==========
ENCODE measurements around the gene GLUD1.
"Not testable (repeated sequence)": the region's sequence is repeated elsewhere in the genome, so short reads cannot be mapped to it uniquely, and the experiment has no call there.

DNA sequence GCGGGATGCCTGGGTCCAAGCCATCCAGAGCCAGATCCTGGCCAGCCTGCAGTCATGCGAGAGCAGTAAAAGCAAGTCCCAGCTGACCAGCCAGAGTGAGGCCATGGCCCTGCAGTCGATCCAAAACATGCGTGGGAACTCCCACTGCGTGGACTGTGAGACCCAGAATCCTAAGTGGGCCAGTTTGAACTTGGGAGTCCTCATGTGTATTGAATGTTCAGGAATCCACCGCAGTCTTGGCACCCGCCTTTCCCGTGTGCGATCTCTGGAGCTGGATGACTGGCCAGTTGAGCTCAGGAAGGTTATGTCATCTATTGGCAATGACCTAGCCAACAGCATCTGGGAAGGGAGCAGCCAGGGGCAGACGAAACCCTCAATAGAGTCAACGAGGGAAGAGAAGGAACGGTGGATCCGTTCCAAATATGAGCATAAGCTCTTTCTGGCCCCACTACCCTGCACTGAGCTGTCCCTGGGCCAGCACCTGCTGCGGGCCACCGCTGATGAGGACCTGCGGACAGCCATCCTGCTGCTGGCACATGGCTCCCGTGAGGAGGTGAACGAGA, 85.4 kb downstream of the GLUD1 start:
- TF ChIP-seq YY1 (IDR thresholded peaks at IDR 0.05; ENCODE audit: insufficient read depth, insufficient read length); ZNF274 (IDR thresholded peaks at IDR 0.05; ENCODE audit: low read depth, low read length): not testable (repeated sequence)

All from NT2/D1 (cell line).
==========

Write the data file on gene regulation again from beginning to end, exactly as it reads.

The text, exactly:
ENCODE measurements around the gene GLUD1.
"Not testable (repeated sequence)": the region's sequence is repeated elsewhere in the genome, so short reads cannot be mapped to it uniquely, and the experiment has no call there.

DNA sequence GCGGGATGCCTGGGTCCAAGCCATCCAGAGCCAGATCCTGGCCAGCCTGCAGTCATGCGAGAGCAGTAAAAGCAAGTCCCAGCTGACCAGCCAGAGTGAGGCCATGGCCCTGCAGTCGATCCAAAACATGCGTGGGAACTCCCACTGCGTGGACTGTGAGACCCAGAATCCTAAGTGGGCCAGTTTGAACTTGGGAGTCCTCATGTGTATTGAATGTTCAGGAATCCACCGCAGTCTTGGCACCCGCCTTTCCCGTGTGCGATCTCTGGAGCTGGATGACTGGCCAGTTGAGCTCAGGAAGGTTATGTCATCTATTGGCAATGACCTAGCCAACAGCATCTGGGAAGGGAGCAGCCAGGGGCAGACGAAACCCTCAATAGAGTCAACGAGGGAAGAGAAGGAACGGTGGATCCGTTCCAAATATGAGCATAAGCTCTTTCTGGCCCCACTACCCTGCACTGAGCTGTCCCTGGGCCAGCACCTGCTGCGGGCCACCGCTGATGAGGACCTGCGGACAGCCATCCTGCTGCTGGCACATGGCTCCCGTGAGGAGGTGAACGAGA, 85.4 kb downstream of the GLUD1 start:
- TF ChIP-seq YY1 (IDR thresholded peaks at IDR 0.05; ENCODE audit: insufficient read depth, insufficient read length); ZNF274 (IDR thresholded peaks at IDR 0.05; ENCODE audit: low read depth, low read length): not testable (repeated sequence)

All from NT2/D1 (cell line).